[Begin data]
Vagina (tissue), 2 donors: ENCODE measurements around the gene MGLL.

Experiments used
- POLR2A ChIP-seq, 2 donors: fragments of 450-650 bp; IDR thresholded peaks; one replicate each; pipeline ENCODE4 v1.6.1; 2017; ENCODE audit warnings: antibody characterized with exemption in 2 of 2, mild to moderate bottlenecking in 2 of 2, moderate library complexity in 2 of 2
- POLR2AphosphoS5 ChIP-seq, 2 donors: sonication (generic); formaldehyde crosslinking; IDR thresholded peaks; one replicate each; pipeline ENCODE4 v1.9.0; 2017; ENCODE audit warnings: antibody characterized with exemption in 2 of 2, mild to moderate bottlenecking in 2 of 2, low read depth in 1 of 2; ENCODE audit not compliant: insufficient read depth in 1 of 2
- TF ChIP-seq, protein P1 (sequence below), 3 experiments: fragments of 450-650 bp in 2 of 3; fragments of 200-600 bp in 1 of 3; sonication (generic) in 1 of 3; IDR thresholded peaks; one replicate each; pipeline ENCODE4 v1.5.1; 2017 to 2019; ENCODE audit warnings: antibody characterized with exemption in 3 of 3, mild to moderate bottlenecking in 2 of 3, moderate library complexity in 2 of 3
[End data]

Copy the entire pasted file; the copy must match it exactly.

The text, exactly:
Vagina (tissue), 2 donors: ENCODE measurements around the gene MGLL.

Experiments used
- POLR2A ChIP-seq, 2 donors: fragments of 450-650 bp; IDR thresholded peaks; one replicate each; pipeline ENCODE4 v1.6.1; 2017; ENCODE audit warnings: antibody characterized with exemption in 2 of 2, mild to moderate bottlenecking in 2 of 2, moderate library complexity in 2 of 2
- POLR2AphosphoS5 ChIP-seq, 2 donors: sonication (generic); formaldehyde crosslinking; IDR thresholded peaks; one replicate each; pipeline ENCODE4 v1.9.0; 2017; ENCODE audit warnings: antibody characterized with exemption in 2 of 2, mild to moderate bottlenecking in 2 of 2, low read depth in 1 of 2; ENCODE audit not compliant: insufficient read depth in 1 of 2
- TF ChIP-seq, protein P1 (sequence below), 3 experiments: fragments of 450-650 bp in 2 of 3; fragments of 200-600 bp in 1 of 3; sonication (generic) in 1 of 3; IDR thresholded peaks; one replicate each; pipeline ENCODE4 v1.5.1; 2017 to 2019; ENCODE audit warnings: antibody characterized with exemption in 3 of 3, mild to moderate bottlenecking in 2 of 3, moderate library complexity in 2 of 3